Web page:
Using rdiff-backup and rdiffWeb to Back Up and Restore
rdiff-backup is a Python-based backup program that uses the sync algorithm. It is similar to sync in that it syncs a source directory to a mirror directory. It differs in its use of reverse diffs to maintain file versions trailing back from the current version. The program is available at rdiff-backup.nongnu.org. The current stable version at the time of this writing is 1.2.8. Source code and binary versions are available. The program is available for POSIX systems and for Windows, and it will sync across platforms. In addition to describing rdiff-backup in this article, I also demonstrate rdiffWeb, a Web-based interface for restoring files from an rdiff-backup directory.
rdiff-backup uses librsync (librsync.sourceforge.net) as its rsync provider. For more detail, see librsync.sourcefrog.net/doc/librsync.html and, in particular, librsync.sourcefrog.net/doc/rdiff.html, which explains how the sync and diff process works. To paraphrase the information from the above site, librsync allows two files to be compared and a diff generated without access to both copies of the files at the same time. Instead, the signature of the old file is compared to the new file. The signature contains checksums calculated over blocks in the old file. The signature checksums are used to find blocks that match in the new file and then calculate diffs.
The plus is that when comparing files across a network, it's possible to generate a diff simply by sending the signature across the wire. The minus is that the checksums are block-oriented, so small changes that affect multiple blocks will result in larger diffs than other diff methods. The preceding works at the byte level and has no concept of higher-level concepts, such as filename, permissions and so on. This is where rdiff-backup comes in. It provides the mechanism to take the byte stream and wrap it with the necessary metadata.
Basic operation of rdiff-backup is as follows. The backup is done from a source directory to a destination directory. The destination contains a mirror of the most recent versions of the file. In addition, rdiff-backup creates a subdirectory named rdiff-backup-data in the destination directory. It is in this subdirectory that rdiff-backup keeps the information necessary to do backup versioning. At the top level are files that contain the metadata for the files in the backups as well as information about the status of the backups.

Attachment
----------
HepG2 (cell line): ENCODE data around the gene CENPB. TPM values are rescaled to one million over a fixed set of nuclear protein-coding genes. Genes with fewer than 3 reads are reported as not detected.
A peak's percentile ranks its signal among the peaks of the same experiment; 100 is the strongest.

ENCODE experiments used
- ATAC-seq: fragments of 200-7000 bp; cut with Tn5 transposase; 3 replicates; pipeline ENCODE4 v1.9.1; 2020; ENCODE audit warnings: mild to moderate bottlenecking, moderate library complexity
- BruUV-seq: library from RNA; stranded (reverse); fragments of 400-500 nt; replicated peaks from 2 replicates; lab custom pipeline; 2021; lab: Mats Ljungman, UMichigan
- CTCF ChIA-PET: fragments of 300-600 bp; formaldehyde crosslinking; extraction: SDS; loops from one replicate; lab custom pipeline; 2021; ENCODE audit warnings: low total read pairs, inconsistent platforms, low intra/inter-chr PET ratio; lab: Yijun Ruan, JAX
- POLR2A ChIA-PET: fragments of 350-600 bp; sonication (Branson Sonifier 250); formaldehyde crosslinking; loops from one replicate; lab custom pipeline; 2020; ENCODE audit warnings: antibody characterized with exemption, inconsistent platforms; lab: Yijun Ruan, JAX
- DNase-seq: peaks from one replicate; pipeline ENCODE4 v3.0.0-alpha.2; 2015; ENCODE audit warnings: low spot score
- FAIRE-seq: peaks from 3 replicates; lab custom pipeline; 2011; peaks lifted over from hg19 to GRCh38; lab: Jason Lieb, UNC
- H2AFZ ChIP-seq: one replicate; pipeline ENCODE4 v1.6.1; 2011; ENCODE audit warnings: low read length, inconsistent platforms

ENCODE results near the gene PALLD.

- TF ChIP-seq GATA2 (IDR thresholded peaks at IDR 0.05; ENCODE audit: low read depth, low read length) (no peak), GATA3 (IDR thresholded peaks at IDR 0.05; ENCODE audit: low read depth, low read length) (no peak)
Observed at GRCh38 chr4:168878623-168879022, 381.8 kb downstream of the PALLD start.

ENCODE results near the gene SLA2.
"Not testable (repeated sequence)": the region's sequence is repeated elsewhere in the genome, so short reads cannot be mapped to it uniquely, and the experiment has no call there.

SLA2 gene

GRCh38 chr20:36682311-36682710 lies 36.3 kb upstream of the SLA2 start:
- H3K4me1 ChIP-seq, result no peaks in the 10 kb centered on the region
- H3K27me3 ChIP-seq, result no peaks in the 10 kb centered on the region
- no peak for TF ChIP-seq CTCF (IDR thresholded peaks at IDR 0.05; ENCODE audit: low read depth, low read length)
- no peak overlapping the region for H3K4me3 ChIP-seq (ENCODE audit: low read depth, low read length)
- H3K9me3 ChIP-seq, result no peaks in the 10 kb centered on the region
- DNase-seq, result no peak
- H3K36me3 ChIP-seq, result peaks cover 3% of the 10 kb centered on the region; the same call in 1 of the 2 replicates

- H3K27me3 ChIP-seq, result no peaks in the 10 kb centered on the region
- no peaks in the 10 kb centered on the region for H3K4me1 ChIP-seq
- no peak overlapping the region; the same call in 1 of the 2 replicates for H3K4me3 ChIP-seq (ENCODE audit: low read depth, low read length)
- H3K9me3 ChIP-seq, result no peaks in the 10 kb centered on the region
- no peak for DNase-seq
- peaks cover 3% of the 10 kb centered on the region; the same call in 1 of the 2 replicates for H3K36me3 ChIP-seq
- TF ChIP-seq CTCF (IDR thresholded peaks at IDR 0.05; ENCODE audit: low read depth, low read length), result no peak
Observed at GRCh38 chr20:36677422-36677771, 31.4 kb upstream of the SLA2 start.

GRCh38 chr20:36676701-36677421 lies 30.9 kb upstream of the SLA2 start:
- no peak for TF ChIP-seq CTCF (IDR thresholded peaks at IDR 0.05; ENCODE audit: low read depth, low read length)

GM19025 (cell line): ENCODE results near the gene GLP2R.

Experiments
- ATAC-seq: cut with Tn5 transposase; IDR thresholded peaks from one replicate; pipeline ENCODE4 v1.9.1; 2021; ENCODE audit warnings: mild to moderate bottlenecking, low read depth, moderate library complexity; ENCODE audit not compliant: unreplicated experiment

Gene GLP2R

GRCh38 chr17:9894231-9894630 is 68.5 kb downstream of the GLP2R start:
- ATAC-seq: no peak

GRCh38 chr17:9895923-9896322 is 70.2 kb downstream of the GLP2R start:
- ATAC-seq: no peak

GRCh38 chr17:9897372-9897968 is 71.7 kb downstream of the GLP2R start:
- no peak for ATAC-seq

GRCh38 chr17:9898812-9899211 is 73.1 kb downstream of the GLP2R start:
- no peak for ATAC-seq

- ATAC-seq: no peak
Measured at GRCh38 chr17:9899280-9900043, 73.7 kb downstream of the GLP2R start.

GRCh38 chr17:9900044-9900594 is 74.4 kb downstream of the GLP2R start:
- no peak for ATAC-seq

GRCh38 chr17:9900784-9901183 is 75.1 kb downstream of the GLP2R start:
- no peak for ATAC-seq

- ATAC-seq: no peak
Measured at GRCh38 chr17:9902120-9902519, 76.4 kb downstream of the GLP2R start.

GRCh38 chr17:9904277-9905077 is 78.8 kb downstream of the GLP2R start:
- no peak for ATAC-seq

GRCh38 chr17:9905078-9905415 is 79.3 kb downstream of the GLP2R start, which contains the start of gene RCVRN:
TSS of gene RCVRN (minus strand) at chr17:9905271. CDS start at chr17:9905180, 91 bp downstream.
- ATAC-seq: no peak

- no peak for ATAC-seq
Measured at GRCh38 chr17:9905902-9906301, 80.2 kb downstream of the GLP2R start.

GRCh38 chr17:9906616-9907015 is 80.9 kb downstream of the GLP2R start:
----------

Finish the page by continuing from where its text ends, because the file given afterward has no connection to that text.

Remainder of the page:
For those who are interested, the mirror-metadata* files contain the specific file information, such as user, group, permissions and so on. Also included is the subdirectory named increments. It is here that the reverse diffs from the current version of a file are kept. The diffs themselves are gzipped to save space.
The directory structure in the increments subdirectory matches that of the mirror directory. So if the mirror has Documents/Personal/, increments will have Documents/Personal/ also. Besides the diffs, the directories contain files that are placeholders and or metadata. For instance, there will be zero-length timestamped *.dir files that indicate when a backup was done. There also are *.missing files that are created retroactively to mark the backup prior to which a file appeared. For example, if a backup was done on a Monday and directory A had file_1, and then a backup was done on Tuesday and directory A had files file_1 and file_2, a file_2_<timestamp>.missing file would be created. The timestamp would be the time of the backup on Monday. To get a feel for how things work, I suggest monitoring the rdiff-backup-data directory and subdirectories for a while. Once you do, it will become more apparent how the process works.
Now let's get to the fun part, creating a backup. To back up from a local directory to a local directory, use the command:
rdiff-backup software_projects /var/backups/test_backup
In this case, test_backup will have a subdirectory software_projects with the above-mentioned rdiff-backup-data subdirectory in it (Figure 1).
In order to have some failure redundancy, a more useful case would be to back up to another machine. In this situation, rdiff-backup uses SSH to make the connection between machines. This means you need to have SSH set up for the machines concerned. The preferred method is to set up public key authentication so passwords are not required. It's also necessary to have rdiff-backup installed on the remote machine. In this case, the command is:
rdiff-backup software_projects \ email@example.com::/var/backups/test_backup
Note that it's possible to customize how rdiff-backup makes its remote connections by using the --remote-schema switch. The default connection string is 'ssh -C %s rdiff-backup --server', where %s is the host information. This uses the default port(22) for SSH. If you have SSH set up to listen on a different port, do the following:
--remote-schema 'ssh -p xxxxx -C \%s rdiff-backup --server'
Both cases shown here are simplistic and would do a complete backup of only /software_projects and all its subdirectories to the appropriate directory in /var/backups. It is possible to fine-tune rdiff-backup's behavior in a number of ways. What I show here is only a sample of what is possible. Spend some time at rdiff-backup.nongnu.org/rdiff-backup.1.html for the complete picture. This is just an HTML conversion of the man page, so you can find the same information on your machine via man, assuming you have rdiff-backup installed. In particular, look at the FILE SELECTION section. In fact, go through that section multiple times. There is a lot of power there, but it is somewhat confusing the first couple times through.